Reimaginings: Dior’s Medallion Chairs debut in the US

Dior Presents the Dior Medallion Chair Exhibition at Superblue Miami.

Ma Yansong’s reinterpretation of Dior Medallion Chair ©Ken Ngan

Dior Maison invited seventeen artists to reinterpret one of its iconic emblems: the Medallion Chair. A symbol of Louis XVI style that fashion designer Christian Dior chose as soon as he founded his luxury fashion House, in order to seat guests at his fashion shows in a “sober, simple and above all classic and Parisian” décor, as he recounted in his memoirs. The essential oval surmounted by a fontanges bow became one of the major codes of 30 Avenue Montaigne, the beating heart of Dior. Today, Sam Baron, Nacho Carbonell, Pierre Charpin, Dimorestudio, Khaled El Mays, Martino Gamper, Constance Guisset, India Mahdavi, nendo, Joy de Rohan Chabot, Linde Freya Tangelder, Atang Tshikare, Seungjin Yang, Ma Yansong, Jinyeong Yeon, Tokujin Yoshioka and Pierre Yovanovitch offer their visions and artistic and cultural sensibilities to reconceive this object of desire with boundless creativity.

On the occasion of Design Miami and Art Basel, legendary fashion house Dior makes a splash with the US debut of its Medallion Chair Exhibition, featuring reinterpretations of the chair.

The exhibition takes place in Superblue, Miami’s lauded new experiential art venue—which is, notably, the same space in which Dior presented its Pre-Fall 2020 men’s collection, prior to Superblue’s opening. The US debut is the follow-up to the exhibition’s launch during Milan Design Week earlier this year, which was staged in a mist-filled interior room and garden of the 18th century Palazzo Citterio in Brera.

The designers’ reimaginings are wonderfully eclectic: Ma Yansong designed his windswept-looking chairs to appear as though they are “traveling through time;” Sam Baron, meanwhile, reinterpreted the chair as an outdoor swing, a rocking chair, and a bench, resulting in “piece[s] that celebrate gathering and conviviality.”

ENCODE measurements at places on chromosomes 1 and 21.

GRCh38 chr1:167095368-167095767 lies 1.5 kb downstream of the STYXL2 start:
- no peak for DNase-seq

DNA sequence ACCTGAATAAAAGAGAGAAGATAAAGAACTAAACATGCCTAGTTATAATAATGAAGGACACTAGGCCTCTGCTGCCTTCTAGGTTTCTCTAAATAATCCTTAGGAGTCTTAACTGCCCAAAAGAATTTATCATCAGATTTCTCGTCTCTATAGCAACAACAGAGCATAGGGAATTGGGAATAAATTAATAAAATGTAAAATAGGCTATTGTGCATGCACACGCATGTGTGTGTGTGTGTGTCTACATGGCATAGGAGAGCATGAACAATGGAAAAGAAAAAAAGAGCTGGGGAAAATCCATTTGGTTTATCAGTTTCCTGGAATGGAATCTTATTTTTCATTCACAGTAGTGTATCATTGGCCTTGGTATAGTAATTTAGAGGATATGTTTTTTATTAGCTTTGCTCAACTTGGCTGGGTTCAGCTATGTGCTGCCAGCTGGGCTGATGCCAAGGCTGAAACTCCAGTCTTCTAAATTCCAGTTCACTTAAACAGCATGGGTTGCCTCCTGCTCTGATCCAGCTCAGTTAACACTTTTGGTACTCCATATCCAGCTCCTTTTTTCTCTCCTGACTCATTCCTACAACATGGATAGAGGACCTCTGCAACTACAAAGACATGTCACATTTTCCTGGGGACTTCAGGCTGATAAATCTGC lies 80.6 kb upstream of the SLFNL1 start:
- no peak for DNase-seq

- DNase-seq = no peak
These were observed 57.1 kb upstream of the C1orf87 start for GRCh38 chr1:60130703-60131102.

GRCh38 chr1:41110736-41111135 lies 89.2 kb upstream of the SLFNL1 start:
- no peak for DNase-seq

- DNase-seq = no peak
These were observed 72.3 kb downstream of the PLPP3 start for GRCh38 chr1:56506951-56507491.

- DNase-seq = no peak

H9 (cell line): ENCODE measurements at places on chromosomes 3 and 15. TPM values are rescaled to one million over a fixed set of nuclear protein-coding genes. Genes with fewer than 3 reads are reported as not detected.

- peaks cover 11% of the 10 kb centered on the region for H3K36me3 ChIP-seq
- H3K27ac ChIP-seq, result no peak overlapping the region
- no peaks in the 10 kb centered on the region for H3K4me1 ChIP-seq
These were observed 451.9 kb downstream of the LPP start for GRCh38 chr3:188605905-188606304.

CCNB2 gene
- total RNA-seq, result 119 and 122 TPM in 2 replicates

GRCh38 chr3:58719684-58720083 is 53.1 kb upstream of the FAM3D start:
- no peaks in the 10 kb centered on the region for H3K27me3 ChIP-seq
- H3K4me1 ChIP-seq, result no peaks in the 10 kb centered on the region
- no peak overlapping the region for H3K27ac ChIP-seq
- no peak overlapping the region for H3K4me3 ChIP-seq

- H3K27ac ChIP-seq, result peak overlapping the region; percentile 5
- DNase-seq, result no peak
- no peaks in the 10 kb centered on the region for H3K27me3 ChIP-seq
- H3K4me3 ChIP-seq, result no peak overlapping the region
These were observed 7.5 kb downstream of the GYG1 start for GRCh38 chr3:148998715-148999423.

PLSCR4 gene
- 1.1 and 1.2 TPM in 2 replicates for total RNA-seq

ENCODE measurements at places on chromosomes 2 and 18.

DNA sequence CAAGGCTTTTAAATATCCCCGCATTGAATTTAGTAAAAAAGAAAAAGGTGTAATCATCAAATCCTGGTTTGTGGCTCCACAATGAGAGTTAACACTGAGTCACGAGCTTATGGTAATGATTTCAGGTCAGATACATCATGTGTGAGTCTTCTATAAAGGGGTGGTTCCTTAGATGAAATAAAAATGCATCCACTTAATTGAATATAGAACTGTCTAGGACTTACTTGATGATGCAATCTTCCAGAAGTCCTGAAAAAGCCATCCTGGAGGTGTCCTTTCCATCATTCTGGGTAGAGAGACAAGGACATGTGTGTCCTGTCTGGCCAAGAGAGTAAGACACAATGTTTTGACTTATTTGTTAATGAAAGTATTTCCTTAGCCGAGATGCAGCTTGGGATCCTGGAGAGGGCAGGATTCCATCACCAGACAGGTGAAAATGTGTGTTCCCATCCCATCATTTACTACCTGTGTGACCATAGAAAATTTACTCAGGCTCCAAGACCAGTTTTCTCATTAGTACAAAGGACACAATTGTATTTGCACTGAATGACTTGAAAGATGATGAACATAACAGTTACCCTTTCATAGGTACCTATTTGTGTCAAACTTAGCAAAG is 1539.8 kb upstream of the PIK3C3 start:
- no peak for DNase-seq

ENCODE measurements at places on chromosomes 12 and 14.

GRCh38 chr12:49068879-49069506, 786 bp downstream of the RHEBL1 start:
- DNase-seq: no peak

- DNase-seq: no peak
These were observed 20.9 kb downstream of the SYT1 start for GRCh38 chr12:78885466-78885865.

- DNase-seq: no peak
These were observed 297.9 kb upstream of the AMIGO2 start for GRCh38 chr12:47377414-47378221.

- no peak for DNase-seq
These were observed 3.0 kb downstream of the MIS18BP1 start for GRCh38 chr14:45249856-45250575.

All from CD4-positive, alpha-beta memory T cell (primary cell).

India Mahdavi’s pattern-rich designs were envisioned as a family or tribe of sorts, and produced using Indian textile techniques from Kashmir, while Atang Tskhikare’s chair was handmade in collaboration with Xhosa craftswomen and features intricate beadwork.

Linde Freya Tangelder of Destroyers/Builders found inspiration in the original chair’s soft curves, which “remind me of sanded glass, shaped by the sea;” her elegant, aluminum “Sage” chair—which is first CNC-milled, then assembled and welded before being hand-brushed by the designer—intends to“explore silver in all its subtleties.” And Seungjin Yan’s delightful “Blowing Series” chairs were molded over balloons using epoxy resin.

Khaled El Mays’ reinterpretation of the Medallion Chair. Photo ©Tanya Traboulsi | Nendo’s reinterpretation of the Medallion Chair. Photo © Yuto Kudo

Joy de Rohan Chabot’s handcrafted reinterpretation of the Medallion Chair. Photos © Marion Berrin

Sam Baron’s reinterpretation of the Medallion Chair. Photo © Marion Berrin

Sam Baron’s reinterpretation of the Medallion Chair. Photo © Marion Berrin

Seungjin Yang. Image courtesy: Sungmin Kim

Pierre Yovanovitch reinterpretation of Dior Medallion Chair 2021. Image courtesy: Marion Berrin